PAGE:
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Automania/Repair & Maintenance

AUTO QUESTIONS AND ANSWERS FOR WEEK 11 YEAR 2001

by Bob Hagin

Q. I have a 1994 Toyota Camry. Generally speaking, when I hit 60 mph or am going uphill, I get a strong smell of sulfur inside the car. Since this only happens periodically, mechanics have difficulty pinpointing the problem. Can you help me in troubleshooting this or in directing me on what to have checked?
C.H. Issaquah, WA

A. To put it indelicately, the "sulfur" smell you're getting from your Camry is the smell of rotten eggs. This unpleasant phenomena doesn't happen very often anymore but when catalytic converts were first put on new cars, it was fairly common. The converters got hot enough and the fuel mixture in the engines was so "lean" (too small an amount of air) that the sulfur compounds in the gasoline were converted to sulfur dioxide which smells pretty bad. As auto and truck engine fuel management system became more high-tech and sophisticated, it happens less often. Another cause of that bad smell was that in some cases, the amount of sulfur compounds in the gasoline in the offending vehicle was too high as well. Sulfur level standards were later lowered which helped a lot. Try changing the brand of gasoline you're using and even the station where you fuel up. Also explain to the mechanics that service your Camry that it may be running a bit lean. Younger technicians may not be aware of this vintage "bad smell" problem.

Q. I have a 1999 Buick Ultra which I purchased new in August of that year. When I make a 90-degree turn, such as turning a corner or getting in or out of a parking place, I hear a rubbing or grinding noise. I reported it to the dealer when I was first aware of it after about five months. Their report was "unable to duplicate complaint." Subsequently they diagnosed it as "power steering shudder" and they would special order a part and notify me when it arrived. Two months later I was told that the factory presently had no fix for the problem but they were working on it. Several months later they said they didn't know when that would be - maybe several months. I called the factory representative who "opened a file" on the complaint but then called back and repeated what the dealer's service manager said. Later the same person said that nothing could be done about the problem.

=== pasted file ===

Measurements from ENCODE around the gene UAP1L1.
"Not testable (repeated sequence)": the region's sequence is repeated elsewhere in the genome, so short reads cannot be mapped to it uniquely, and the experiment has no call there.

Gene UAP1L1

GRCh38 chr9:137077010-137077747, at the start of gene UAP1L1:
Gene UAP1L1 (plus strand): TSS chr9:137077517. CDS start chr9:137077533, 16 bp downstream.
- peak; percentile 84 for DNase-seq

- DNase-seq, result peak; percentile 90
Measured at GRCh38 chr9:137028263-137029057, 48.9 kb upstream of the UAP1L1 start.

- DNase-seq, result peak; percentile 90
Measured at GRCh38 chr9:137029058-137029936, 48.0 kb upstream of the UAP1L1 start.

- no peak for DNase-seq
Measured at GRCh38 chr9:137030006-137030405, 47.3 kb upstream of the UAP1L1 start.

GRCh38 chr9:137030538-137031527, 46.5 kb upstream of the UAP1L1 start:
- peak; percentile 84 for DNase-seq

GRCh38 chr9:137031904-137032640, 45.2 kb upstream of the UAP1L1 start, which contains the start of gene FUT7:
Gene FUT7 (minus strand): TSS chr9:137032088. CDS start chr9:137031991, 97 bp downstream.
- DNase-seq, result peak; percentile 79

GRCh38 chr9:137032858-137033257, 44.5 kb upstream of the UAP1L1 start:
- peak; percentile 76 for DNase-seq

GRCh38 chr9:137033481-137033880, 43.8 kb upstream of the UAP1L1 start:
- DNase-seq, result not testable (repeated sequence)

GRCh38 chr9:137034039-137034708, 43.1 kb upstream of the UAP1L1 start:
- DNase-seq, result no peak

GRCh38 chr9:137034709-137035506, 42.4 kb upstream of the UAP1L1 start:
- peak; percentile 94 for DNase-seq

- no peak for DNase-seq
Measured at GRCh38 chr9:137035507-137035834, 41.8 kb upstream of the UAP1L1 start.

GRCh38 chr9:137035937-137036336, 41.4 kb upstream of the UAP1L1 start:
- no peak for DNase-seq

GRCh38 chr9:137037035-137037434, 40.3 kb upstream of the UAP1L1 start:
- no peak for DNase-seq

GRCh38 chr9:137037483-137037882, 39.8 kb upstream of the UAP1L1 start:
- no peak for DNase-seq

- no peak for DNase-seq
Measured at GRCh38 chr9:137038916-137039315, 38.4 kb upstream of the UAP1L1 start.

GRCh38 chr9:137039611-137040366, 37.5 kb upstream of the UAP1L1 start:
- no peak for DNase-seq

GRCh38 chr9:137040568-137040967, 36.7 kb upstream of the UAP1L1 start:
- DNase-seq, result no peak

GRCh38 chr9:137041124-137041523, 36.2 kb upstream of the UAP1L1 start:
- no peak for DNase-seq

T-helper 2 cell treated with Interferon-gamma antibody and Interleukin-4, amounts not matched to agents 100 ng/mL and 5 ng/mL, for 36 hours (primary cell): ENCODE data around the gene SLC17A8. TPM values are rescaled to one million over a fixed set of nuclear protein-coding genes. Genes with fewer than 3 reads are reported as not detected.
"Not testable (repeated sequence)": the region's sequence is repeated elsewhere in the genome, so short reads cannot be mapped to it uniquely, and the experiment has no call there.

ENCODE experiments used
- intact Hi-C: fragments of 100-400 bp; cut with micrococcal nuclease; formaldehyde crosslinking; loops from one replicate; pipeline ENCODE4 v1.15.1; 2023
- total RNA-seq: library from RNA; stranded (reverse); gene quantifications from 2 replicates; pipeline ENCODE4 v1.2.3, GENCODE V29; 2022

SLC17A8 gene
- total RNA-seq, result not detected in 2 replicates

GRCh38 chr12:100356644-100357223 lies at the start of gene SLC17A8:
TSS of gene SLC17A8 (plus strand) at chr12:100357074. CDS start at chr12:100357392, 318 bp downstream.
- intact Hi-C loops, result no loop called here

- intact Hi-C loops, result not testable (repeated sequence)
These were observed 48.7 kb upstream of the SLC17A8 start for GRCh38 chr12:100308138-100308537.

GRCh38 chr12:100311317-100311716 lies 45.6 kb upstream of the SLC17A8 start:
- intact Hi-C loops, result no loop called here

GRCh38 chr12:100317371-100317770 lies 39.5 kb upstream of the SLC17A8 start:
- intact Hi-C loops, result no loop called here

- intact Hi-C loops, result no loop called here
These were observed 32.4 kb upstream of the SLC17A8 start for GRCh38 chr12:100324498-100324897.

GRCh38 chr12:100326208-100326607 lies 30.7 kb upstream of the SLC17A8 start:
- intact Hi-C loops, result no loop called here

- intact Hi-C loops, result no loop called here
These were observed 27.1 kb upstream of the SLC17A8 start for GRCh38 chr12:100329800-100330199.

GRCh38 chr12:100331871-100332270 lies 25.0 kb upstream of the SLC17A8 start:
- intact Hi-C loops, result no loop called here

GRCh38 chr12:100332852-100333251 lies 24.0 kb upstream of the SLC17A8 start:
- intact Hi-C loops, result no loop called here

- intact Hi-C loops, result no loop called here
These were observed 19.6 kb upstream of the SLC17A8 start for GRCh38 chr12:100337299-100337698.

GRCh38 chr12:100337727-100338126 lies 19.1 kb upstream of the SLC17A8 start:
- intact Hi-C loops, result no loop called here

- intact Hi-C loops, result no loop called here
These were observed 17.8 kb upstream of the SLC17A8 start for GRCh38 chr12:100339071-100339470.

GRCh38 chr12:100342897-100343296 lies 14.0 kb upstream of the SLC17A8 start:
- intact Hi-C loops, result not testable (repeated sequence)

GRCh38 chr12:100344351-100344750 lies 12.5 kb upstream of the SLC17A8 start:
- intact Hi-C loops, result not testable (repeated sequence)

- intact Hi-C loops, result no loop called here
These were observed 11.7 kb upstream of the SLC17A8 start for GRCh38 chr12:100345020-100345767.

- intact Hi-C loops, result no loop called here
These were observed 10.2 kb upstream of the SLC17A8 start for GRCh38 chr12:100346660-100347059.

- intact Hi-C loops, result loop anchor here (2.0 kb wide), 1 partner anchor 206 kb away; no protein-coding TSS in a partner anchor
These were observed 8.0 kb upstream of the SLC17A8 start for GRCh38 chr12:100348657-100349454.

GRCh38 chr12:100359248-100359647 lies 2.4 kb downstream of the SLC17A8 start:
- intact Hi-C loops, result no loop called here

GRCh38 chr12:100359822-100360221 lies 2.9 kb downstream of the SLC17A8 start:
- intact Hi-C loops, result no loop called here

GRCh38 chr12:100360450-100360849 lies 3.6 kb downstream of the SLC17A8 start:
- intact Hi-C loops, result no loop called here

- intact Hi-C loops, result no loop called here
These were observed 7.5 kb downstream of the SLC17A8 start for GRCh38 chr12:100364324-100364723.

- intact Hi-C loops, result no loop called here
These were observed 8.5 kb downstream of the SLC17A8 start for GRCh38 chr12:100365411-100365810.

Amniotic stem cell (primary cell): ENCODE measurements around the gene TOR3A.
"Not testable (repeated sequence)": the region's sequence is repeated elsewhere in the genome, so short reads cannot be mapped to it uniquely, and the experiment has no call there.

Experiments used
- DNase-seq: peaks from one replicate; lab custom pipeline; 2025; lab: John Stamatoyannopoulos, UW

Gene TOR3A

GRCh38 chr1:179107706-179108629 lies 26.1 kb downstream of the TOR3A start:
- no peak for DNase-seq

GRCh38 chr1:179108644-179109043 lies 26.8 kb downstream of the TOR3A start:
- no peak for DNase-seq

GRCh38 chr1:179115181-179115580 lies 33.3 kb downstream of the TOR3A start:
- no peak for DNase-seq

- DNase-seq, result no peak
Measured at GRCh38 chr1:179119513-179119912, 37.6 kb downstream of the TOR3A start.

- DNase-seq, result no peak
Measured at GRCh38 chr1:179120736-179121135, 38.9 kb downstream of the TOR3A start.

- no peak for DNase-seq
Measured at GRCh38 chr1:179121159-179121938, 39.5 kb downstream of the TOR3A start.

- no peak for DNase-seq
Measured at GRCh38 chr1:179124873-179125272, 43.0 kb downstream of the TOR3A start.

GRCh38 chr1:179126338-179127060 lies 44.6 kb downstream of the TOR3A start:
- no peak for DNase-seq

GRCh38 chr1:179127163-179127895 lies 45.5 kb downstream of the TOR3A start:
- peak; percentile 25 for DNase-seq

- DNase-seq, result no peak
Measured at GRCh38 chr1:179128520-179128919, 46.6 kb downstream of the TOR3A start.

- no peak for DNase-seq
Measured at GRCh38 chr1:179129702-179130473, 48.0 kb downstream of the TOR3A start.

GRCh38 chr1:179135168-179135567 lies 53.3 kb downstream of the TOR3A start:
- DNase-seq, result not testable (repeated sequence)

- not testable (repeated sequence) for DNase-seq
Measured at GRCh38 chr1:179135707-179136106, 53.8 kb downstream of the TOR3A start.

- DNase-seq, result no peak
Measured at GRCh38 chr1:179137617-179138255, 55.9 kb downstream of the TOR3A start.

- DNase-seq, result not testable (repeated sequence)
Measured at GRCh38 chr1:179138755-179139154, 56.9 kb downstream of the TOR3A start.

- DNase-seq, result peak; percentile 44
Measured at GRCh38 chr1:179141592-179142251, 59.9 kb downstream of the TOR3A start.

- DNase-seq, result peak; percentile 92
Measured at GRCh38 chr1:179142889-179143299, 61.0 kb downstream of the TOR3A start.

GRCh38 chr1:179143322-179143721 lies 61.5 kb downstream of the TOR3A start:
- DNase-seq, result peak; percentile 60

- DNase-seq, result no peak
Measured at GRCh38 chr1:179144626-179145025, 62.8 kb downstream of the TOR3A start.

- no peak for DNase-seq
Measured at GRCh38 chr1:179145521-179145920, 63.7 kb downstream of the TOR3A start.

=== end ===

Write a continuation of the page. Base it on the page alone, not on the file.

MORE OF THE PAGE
G.L. Sacramento, CA

A. I spent some time on the internet auto complaint sites and didn't come up with anything specific on your Park Avenue. Continue your interaction with the Buick factory rep even though you got the brush-off. It can't hurt but if you want to get the grinding fixed, take it to a good independent shop and find out exactly what is wrong. You may have to pay for it but the Buick warrenty isn't doing you any good anyway. Also make sure you register your safety-related complaint with the National Highway Traffic Safety Administration at 1-888-327-4236. It may lead to a nationwide recall.

Q. We have a 1993 Ford Taurus with a V6 engine and 98,000 miles on it. We recently put on our third set of tires and when we had it done, the tires shop sold us a wheel alignment. We had them do it but I can't feel any difference in the way the car rides from before we had the tires replaced. I'm think that we were sold a bill of goods.
S.H. Portland, OR

A. A wheel alignment makes sure that your tires are "tracking" true and that they don't scrub off rubber when you're turning a corner. Ideally it would be part of a suspension system service that checks for broken, bent or worn parts such as shock absorbers, brakes and struts. The undercarriage of a vehicle should be inspected every time it goes up on a rack for service of any kind. Factory service recommendations aside, a vehicle should be seen at least every 30,000 miles.

 

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